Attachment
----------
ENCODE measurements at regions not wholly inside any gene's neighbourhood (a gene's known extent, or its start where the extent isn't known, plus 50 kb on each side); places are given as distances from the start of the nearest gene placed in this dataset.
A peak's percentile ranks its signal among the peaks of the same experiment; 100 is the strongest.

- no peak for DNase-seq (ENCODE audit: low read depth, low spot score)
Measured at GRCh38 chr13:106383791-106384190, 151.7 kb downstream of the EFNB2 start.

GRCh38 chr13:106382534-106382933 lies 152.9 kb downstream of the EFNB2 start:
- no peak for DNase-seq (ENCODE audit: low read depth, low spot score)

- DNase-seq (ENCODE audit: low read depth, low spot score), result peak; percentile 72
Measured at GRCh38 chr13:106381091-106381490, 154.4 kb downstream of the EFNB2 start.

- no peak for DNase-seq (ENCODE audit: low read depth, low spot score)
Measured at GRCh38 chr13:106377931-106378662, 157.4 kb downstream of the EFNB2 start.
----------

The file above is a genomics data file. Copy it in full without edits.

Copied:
ENCODE measurements at regions not wholly inside any gene's neighbourhood (a gene's known extent, or its start where the extent isn't known, plus 50 kb on each side); places are given as distances from the start of the nearest gene placed in this dataset.
A peak's percentile ranks its signal among the peaks of the same experiment; 100 is the strongest.

- no peak for DNase-seq (ENCODE audit: low read depth, low spot score)
Measured at GRCh38 chr13:106383791-106384190, 151.7 kb downstream of the EFNB2 start.

GRCh38 chr13:106382534-106382933 lies 152.9 kb downstream of the EFNB2 start:
- no peak for DNase-seq (ENCODE audit: low read depth, low spot score)

- DNase-seq (ENCODE audit: low read depth, low spot score), result peak; percentile 72
Measured at GRCh38 chr13:106381091-106381490, 154.4 kb downstream of the EFNB2 start.

- no peak for DNase-seq (ENCODE audit: low read depth, low spot score)
Measured at GRCh38 chr13:106377931-106378662, 157.4 kb downstream of the EFNB2 start.